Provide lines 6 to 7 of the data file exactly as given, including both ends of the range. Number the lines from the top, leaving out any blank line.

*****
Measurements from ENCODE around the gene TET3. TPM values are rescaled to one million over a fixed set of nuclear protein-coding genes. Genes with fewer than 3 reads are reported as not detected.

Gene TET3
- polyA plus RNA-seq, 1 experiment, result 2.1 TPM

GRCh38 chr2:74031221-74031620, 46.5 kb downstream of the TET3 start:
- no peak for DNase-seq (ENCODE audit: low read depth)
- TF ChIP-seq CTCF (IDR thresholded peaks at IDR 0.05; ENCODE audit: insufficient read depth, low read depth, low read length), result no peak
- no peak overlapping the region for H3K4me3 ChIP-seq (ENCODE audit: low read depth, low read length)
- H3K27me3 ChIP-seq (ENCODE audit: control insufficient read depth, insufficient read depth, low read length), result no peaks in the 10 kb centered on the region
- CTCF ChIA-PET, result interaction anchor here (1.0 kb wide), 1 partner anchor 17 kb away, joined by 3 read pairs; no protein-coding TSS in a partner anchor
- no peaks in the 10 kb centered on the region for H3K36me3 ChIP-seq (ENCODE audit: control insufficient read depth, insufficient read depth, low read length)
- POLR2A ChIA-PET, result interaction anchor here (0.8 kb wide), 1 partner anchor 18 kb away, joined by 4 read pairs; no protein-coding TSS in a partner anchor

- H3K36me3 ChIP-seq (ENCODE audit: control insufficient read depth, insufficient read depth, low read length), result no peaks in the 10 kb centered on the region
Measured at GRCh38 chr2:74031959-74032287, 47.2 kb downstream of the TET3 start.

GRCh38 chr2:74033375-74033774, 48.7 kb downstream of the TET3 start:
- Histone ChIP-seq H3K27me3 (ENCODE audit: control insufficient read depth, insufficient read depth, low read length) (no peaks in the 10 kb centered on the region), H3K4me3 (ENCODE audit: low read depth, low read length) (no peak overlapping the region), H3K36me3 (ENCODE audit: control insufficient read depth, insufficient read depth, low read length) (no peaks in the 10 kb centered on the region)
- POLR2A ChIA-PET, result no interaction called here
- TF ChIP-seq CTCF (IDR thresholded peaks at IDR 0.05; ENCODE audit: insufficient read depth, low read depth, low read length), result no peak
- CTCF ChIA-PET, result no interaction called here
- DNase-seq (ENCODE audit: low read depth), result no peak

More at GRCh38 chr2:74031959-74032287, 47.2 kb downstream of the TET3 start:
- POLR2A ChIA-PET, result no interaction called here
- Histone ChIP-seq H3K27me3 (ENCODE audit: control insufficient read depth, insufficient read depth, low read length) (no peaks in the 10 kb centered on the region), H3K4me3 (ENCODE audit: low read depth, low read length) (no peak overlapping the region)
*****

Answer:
- TF ChIP-seq CTCF (IDR thresholded peaks at IDR 0.05; ENCODE audit: insufficient read depth, low read depth, low read length), result no peak
- no peak overlapping the region for H3K4me3 ChIP-seq (ENCODE audit: low read depth, low read length)